;) That was one thing that my Mom did that annoyed me. I would ask her how to spell a word and she would say D-i-c-t-i-o-n-a-r-y. Sometimes it worked and sometimes I was still stumped but if I went back to her I was always carring the dictionary so she could help set me in the right direction so I could find it myself.

 

Spell checker won't tell you if you have used the wrong word if it is spelt write right then it will skip it. It only cheques checks there their spelling not grammer. ;)

 

I used to send out letters to suppliers for my boss and always got someone else to proofread it first it can be hard to see your own mistakes as you know how it is supposed to read and what makes sense to you might be really confusing to someone else.

 

If your son wants to place a cache then I say let him go for it. As long as the coordinates are correct and he has put some effort in to the rest I am sure it will be fine. Anyway he can always go back and edit the page if he isn't happy with it or something needs correcting. :D

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in the grade 3 and higher classes that I have worked in I advocate the children using a spell check system. I spell it D-i-c-t-i-o-n-a-r-y.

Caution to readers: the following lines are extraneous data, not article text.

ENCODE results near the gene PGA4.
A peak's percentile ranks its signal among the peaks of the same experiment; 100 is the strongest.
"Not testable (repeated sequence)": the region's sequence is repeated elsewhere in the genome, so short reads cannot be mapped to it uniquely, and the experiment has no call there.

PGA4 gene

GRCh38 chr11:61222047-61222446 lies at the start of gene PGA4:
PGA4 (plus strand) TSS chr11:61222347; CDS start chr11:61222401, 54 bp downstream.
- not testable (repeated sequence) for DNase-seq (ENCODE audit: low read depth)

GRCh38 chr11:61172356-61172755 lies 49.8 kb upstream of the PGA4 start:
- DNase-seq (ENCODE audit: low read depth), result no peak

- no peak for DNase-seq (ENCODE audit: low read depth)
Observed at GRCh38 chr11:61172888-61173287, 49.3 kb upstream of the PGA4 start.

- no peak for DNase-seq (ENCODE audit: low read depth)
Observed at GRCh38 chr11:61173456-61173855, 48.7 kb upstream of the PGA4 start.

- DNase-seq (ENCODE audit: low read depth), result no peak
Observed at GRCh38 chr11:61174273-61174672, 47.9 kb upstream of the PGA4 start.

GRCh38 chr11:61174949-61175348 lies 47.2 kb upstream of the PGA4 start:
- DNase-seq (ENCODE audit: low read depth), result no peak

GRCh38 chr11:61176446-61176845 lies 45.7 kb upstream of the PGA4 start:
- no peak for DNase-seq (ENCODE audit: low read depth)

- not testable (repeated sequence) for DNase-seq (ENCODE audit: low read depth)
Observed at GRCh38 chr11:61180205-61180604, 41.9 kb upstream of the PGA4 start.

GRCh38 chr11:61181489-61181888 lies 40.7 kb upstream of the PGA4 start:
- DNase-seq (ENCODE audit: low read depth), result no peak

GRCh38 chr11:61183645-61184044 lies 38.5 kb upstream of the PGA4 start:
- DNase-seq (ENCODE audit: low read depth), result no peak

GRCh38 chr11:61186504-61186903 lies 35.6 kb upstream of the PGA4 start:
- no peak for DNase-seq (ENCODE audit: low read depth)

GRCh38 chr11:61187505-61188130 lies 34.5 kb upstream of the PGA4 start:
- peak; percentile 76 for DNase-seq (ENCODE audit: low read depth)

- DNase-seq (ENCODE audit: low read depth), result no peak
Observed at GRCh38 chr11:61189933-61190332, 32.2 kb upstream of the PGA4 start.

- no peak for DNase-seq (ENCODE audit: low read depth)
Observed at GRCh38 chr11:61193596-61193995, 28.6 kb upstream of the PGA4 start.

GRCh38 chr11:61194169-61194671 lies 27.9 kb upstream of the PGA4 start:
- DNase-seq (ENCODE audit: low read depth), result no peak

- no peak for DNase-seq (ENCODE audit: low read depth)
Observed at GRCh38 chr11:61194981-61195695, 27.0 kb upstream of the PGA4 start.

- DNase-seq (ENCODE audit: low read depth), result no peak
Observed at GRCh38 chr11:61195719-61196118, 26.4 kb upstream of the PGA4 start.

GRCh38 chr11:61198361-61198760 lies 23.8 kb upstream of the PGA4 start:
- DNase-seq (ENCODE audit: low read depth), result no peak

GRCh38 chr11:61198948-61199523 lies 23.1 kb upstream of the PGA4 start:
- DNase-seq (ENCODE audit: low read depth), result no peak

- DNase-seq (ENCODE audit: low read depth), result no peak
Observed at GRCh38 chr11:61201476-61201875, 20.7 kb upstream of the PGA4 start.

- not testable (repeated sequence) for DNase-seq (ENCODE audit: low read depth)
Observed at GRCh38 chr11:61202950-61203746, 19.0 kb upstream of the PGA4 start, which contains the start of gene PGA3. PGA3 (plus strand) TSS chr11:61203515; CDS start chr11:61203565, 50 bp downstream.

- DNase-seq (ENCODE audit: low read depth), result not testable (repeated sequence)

Absolutely 100%!!

Don't use a spell checker except maybe to identify unrecognized words. 9 is not too young at all to learn to use a dictionary. IMO computers are in many ways dumbing down people.

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I would work with your son to help him through the whole process. Filling out the online form is a bit tricky for many adults, let alone a 9 yr old! Possibly have the youngster write what he wants in the description first so it can be proofread (you should do the proofreading. After all, you do help with the spelling assignments don't you?). Working with him during this will be a learning experience as well as a bonding one. And yes, the dictionary is a great idea!

 

Don't make the youngster think he is all alone with this as it could turn him off from writing up future hides if the ordeal is too much for him to handle! Ask if he's comfortable in doing it and assist accordingly! Make sure this part is also enjoyable for the little one.

 

It is fine to have this written up in his own words, but the words should be right (enforcing the use of proper spelling to show that spelling matters).

 

Good luck and I hope he has fun with this!

Edited by Rockin Roddy
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Goodness, half the cache pages I seen that are written by adults have spelling errors. I wouldn't worry too much about it, but I second the ideas to show him how to use a dictionary. I think the biggest thing is just getting him an awareness about correct spelling.

 

I never use a spellchecker, I AM my spell checker.